Spitzer + SMA Observations of an Embedded, Class I Disk in Corona Australis

First Author:
Dawn Peterson
Email: dpeterson AT cfa.harvard.edu
Harvard-Smithsonian CfA
60 Garden St., MS-65
Cambridge, MA 02138 USA
Bourke, Tyler, Harvard-Smithsonian CfA
Jorgensen, Jes, University of Bonn
Allen, Lori, SAO
Gutermuth, Rob, Smith College
Forbrich, Jan, Harvard-Smithsonian CfA
Covey, Kevin, Harvard-Smithsonian CfA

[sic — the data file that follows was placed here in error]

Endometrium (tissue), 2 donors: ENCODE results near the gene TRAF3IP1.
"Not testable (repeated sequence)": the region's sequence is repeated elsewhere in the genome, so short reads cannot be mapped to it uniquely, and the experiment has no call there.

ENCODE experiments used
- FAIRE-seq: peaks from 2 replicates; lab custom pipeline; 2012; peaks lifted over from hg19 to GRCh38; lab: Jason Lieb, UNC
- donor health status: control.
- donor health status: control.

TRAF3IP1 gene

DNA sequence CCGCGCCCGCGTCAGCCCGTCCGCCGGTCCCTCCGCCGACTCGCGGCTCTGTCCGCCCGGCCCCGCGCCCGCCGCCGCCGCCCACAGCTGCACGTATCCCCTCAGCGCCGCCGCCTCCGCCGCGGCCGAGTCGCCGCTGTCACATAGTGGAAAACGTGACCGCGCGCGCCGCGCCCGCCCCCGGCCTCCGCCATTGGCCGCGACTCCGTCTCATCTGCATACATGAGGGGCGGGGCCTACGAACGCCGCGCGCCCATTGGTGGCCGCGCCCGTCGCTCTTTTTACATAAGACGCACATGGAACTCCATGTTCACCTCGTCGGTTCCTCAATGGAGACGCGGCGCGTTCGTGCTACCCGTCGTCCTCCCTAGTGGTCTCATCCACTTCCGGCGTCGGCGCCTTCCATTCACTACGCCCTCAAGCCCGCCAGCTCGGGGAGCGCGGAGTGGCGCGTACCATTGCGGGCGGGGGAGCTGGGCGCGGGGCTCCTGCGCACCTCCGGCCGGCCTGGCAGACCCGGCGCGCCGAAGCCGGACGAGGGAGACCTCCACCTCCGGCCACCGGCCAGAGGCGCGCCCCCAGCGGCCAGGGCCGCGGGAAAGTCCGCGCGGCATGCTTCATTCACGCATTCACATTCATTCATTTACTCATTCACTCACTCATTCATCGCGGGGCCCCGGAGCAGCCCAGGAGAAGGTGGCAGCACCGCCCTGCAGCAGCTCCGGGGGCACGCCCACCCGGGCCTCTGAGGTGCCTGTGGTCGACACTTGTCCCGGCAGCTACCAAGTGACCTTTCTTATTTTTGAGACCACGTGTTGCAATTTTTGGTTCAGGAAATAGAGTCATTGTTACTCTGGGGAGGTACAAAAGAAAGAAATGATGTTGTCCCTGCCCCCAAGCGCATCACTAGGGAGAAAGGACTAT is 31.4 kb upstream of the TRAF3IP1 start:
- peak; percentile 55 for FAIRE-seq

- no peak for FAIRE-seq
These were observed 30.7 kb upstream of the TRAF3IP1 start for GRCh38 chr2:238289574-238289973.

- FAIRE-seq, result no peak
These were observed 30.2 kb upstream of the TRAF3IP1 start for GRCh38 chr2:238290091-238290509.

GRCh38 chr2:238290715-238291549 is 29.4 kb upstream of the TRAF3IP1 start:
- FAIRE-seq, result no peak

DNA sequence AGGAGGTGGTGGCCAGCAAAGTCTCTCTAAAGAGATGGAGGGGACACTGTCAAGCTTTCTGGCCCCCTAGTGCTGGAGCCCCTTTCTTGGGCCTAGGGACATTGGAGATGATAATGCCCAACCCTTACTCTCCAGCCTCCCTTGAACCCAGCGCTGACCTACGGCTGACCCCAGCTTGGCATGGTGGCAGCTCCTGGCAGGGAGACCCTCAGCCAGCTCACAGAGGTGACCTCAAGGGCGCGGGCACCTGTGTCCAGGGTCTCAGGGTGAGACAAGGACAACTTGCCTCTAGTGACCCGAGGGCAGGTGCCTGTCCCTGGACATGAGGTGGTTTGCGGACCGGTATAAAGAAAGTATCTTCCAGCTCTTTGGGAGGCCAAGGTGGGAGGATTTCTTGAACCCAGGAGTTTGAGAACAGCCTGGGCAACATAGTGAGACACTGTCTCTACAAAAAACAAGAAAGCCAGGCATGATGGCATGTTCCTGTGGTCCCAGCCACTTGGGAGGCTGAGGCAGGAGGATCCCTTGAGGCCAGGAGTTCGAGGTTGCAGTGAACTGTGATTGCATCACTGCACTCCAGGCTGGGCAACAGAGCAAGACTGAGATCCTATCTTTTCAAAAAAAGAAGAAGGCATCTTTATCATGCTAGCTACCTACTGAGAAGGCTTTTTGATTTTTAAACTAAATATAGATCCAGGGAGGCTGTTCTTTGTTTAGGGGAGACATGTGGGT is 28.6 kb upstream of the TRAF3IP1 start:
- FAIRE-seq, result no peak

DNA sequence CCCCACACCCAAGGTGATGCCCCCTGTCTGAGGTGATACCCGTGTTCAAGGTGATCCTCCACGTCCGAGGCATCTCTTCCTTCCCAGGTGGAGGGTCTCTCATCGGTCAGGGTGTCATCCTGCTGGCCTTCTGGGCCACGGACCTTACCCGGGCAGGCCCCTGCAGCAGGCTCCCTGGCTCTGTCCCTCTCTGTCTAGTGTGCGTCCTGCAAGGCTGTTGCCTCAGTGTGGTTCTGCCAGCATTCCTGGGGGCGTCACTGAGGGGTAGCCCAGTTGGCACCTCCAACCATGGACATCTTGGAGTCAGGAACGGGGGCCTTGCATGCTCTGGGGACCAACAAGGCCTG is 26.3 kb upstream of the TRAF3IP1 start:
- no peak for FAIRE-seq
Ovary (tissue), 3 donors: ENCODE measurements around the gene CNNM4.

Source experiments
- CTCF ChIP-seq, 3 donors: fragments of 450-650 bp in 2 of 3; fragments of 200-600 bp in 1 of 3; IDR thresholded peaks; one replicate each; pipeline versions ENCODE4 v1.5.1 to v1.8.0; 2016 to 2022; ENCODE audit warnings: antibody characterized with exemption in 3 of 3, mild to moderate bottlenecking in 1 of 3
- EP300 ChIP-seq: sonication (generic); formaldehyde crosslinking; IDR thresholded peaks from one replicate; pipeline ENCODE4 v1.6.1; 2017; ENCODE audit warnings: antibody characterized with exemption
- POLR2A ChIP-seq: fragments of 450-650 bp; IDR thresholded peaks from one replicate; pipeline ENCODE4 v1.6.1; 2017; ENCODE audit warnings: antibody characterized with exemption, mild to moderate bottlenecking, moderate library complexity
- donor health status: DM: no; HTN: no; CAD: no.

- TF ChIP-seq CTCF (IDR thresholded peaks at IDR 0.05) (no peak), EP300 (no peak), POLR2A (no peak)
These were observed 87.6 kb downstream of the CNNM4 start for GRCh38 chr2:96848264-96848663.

We present high resolution Spitzer and SMA observations of a Class I young stellar object (YSO) in the nearby (150 pc) Corona Australis (CrA) star-forming region. Combined infrared and submillimeter observations provide important complementary information about the distribution of the star-forming material, from the inner envelopes to disks around YSOs. Archival single-dish 850 micron SCUBA maps provide a good estimate of the disk + envelope mass. The SMA, with its excellent angular resolution, can detect the cold outer regions of the disk, and Spitzer is sensitive to the warm inner disk and the star. Taken together, these data allow us to disentangle star from disk, and disk from envelope, the first step toward establishing the evolutionary timescales for the early stages of star formation (Lommen et al. 2008; Jorgensen et al. 2007). We constructed spectral energy distributionsfor YSO candidates in CrA from known J,H,K-band fluxes (2MASS) and Spitzer photometry (3.6-24 micron). Several candidates were observed with the SMA, and one source, IRAS 32 (SMM 8), which displays an extended near-infrared nebula in the infrared, shows a clear CO outflow (and high velocity jet). To first order, the relative contributions of the envelope and disk to the total mass of the protostar can be determined by direct comparison between the single-dish and interferometric continuum data. This explores the relationship between the mid-infrared classification and the evolutionary stage of the protostar in terms of disk and envelope structure -- and can be directly compared to the existing data for the well-studied star forming regions in Ophiuchus and Taurus. For more sophisticated density and temperature structures of the protostellar envelope and disk, we use available 2D dust radiative transfer model tools to reproduce the full SEDs from near-infrared through millimeter wavelengths.
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